What is freshwater?

Freshwater is one of the most essential resources on our planet. It is defined as water that contains minimal amounts of dissolved salts, making it suitable for drinking, agriculture, and various industrial processes. Unlike salt water, which makes up about 97.5% of the Earth’s water and is found in oceans and seas, freshwater comprises only about 2.5% of the total water supply on our planet. Despite its scarcity, freshwater is essential for sustaining life on Earth and it plays a vital role in supporting almost all human activities.


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Sources of freshwater

Freshwater can be found in several natural sources:

  • Surface water: Rivers, lakes, streams, and ponds are the most common sources of surface freshwater. These bodies of water are easily accessible and provide water for drinking, irrigation, and recreational activities.
  • Groundwater: Stored in aquifers beneath the Earth’s surface, groundwater is tapped through wells and springs. It is a significant source of freshwater for agricultural and municipal use.
  • Glaciers and ice caps: Although less accessible, glaciers and ice caps store the majority of the Earth’s freshwater. As these ice formations melt, they release freshwater into rivers and lakes.

The water cycle

Freshwater is continuously replenished through the natural water cycle, which includes the processes of evaporation, condensation, precipitation, and runoff. Solar energy causes water from oceans, rivers, and lakes to evaporate and form water vapor. This vapor rises into the atmosphere, cools, and condenses into clouds. When the clouds become heavy, they release precipitation in the form of rain, snow, or hail, replenishing freshwater sources on the ground.It is, however, not a given that the rate of replenishment is the same as the rate of use. Human activity can use more freshwater than is replenished, leading to a deficit.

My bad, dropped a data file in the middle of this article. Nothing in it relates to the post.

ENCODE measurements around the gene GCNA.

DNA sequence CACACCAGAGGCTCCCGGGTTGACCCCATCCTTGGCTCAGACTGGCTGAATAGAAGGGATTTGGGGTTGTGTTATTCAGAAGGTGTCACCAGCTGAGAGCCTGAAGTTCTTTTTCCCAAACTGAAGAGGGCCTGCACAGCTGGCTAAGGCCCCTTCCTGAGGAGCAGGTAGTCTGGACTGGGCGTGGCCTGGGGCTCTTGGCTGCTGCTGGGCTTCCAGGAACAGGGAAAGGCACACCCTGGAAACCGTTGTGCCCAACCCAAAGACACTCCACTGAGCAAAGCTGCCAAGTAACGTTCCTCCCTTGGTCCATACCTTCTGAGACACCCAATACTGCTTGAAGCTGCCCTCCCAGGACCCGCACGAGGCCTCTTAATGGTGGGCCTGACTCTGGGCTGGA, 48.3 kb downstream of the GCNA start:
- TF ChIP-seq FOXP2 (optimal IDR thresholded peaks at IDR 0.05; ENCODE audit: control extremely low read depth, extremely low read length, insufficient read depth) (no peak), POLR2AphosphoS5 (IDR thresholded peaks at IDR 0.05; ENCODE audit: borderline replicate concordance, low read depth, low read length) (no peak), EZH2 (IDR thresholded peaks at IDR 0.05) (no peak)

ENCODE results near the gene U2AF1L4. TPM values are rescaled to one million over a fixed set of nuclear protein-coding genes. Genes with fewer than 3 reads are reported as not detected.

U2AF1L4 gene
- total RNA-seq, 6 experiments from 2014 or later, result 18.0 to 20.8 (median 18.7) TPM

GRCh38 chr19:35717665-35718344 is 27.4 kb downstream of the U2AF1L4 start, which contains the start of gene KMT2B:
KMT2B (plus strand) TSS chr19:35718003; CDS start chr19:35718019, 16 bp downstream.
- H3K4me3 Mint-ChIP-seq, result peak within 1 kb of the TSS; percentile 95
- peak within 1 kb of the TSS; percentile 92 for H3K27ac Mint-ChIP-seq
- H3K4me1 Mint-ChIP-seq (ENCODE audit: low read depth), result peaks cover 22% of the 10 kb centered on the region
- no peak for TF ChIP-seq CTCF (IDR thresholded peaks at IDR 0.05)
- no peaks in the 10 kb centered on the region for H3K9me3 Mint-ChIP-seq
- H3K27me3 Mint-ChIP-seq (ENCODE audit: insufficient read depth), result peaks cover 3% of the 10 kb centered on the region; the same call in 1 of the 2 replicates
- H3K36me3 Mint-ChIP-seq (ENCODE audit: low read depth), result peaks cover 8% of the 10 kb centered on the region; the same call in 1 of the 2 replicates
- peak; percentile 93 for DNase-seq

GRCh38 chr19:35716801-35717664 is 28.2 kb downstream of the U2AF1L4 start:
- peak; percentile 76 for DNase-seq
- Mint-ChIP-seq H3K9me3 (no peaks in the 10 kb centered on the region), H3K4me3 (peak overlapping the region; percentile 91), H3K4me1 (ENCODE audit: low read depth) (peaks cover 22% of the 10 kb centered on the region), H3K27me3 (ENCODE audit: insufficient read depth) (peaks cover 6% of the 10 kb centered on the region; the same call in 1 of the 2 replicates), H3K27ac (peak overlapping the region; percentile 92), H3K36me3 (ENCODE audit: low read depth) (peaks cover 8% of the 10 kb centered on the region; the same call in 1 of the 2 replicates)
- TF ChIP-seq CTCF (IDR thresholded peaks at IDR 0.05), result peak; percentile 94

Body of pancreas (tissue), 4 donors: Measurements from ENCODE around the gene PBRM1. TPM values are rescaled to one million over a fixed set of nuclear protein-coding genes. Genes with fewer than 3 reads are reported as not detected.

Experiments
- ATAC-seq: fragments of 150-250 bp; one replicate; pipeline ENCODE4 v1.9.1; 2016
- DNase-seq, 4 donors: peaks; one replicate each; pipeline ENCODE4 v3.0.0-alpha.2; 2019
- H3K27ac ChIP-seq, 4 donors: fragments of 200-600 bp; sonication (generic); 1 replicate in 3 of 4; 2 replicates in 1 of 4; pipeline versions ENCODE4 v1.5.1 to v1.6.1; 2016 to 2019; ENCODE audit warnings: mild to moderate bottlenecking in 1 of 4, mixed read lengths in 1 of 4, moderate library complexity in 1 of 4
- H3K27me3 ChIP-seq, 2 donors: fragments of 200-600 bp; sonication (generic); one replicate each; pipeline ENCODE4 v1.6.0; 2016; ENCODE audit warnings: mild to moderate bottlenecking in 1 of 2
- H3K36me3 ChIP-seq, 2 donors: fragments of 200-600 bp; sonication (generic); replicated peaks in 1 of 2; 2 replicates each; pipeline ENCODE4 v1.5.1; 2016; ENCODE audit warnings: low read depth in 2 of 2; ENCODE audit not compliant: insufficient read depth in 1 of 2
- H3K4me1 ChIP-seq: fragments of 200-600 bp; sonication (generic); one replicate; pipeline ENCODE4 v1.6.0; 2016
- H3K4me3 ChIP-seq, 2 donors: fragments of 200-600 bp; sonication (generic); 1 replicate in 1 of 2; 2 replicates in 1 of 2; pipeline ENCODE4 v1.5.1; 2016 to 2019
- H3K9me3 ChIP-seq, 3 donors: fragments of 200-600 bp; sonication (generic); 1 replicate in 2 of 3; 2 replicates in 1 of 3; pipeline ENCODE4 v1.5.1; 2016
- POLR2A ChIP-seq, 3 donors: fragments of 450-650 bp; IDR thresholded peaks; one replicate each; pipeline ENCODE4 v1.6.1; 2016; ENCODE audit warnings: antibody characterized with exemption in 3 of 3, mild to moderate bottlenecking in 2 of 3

Importance of freshwater

Freshwater is indispensable for many parts of human life:

  • Drinking: Human bodies are composed of about 60% water, making hydration critical for health and survival.
  • Agriculture: Freshwater is used for irrigation to grow crops that feed the world’s ever-growing As the population grows, so will the demand for water.
  • Sanitation: Access to clean water is essential for hygiene and preventing diseases. Especially in combination with rapid urbanization as a result of population growth, the role freshwater plays in sanitation becomes more critical.
  • Industry: Many industrial processes require freshwater for cooling, cleaning, and as a raw material.


Challenges facing freshwater resources

Despite its importance, freshwater resources are under threat due to many factors, such as:

  • Overuse: Excessive withdrawal of water for agriculture, industry, and domestic use can deplete freshwater sources.
  • Pollution: Contaminants from agricultural runoff, industrial discharges, and untreated sewage can pollute freshwater, making it unsafe for consumption and ecosystems.
  • Climate change: Altered weather patterns can lead to droughts, reducing the availability of freshwater, or floods, which can contaminate clean water supplies.



Freshwater is a precious and limited resource that is crucial for life on Earth. Understanding its sources, importance, and the challenges it faces is essential for ensuring its availability for future generations. We must protect this vital resource and ensure that it continues to sustain life on our planet.

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